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Caenorhabditis elegans star formation and negative chemotaxis induced by infection with corynebacteria

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Published copy (DOI)

Author(s)

  • Camila Azevedo Antunes
  • Laura Clark
  • Marie Therès Wanuske
  • Elena Hacker
  • Lisa Ott
  • Liliane Simpson-Louredo
  • Maria das Gracas de Luna
  • Raphael Hirata
  • Ana Luíza Mattos-Guaraldi
  • Jonathan Hodgkin
  • Andreas Burkovski

Department/unit(s)

Publication details

JournalMicrobiology (United Kingdom)
DateAccepted/In press - 16 Oct 2015
DateE-pub ahead of print (current) - 1 Jan 2016
Issue number1
Volume162
Number of pages10
Pages (from-to)84-93
Early online date1/01/16
Original languageEnglish

Abstract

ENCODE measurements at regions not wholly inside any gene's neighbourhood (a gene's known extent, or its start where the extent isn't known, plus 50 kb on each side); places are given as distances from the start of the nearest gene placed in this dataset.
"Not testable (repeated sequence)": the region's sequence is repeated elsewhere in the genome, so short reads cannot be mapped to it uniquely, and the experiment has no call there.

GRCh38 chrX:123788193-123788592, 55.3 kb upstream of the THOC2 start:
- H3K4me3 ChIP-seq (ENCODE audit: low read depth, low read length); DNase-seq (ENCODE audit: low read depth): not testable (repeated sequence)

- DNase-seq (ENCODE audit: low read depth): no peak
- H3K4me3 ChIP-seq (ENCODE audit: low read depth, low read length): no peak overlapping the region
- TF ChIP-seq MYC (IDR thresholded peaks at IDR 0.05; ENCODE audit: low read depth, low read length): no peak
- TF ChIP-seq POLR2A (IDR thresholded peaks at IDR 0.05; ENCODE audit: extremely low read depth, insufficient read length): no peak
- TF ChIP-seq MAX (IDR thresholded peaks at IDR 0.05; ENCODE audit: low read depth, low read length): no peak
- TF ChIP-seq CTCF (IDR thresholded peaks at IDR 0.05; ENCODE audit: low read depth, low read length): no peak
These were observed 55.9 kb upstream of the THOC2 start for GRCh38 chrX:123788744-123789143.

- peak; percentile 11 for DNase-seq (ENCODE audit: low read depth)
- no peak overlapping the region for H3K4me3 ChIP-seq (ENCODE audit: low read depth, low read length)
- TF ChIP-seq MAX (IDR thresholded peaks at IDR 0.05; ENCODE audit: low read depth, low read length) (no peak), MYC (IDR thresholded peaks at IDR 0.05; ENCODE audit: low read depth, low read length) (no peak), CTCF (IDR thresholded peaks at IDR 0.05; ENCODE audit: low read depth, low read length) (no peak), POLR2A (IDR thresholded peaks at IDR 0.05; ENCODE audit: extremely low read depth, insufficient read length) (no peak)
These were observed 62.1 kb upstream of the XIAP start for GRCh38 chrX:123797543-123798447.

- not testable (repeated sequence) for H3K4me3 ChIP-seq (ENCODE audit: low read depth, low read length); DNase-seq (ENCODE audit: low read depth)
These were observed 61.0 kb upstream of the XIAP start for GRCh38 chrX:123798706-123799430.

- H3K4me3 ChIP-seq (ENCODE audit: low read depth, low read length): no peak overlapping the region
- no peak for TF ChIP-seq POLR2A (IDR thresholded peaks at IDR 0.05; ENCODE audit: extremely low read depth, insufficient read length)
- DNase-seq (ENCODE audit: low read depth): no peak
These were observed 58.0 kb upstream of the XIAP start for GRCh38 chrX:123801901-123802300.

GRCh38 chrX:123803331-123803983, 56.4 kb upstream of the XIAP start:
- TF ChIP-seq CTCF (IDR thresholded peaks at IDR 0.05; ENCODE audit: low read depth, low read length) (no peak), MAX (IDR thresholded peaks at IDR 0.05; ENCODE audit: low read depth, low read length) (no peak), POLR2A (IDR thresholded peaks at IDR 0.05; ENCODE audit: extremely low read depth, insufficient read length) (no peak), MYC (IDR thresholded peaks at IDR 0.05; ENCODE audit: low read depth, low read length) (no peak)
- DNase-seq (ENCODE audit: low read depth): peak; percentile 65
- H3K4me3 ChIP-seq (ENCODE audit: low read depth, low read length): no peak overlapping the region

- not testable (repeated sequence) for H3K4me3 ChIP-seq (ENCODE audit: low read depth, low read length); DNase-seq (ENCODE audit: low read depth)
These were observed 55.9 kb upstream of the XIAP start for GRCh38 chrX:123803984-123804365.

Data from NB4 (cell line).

Caenorhabditis elegans is one of the major model systems in biology based on advantageous properties such as short life span, transparency, genetic tractability and ease of culture using an Escherichia coli diet. In its natural habitat, compost and rotting plant material, this nematode lives on bacteria. However, C. elegans is a predator of bacteria, but can also be infected by nematopathogenic coryneform bacteria such Microbacterium and Leucobacter species, which display intriguing and diverse modes of pathogenicity. Depending on the nematode pathogen, aggregates of worms, termed worm-stars, can be formed, or severe rectal swelling, so-called Dar formation, can be induced. Using the human and animal pathogens Corynebacterium diphtheriae and Corynebacterium ulcerans as well as the non-pathogenic species Corynebacterium glutamicum, we show that these coryneform bacteria can also induce star formation slowly in worms, as well as a severe tail-swelling phenotype. While C. glutamicum had a significant, but minor influence on survival of C. elegans, nematodes were killed after infection with C. diphtheriae and C. ulcerans. The two pathogenic species were avoided by the nematodes and induced aversive learning in C. elegans.

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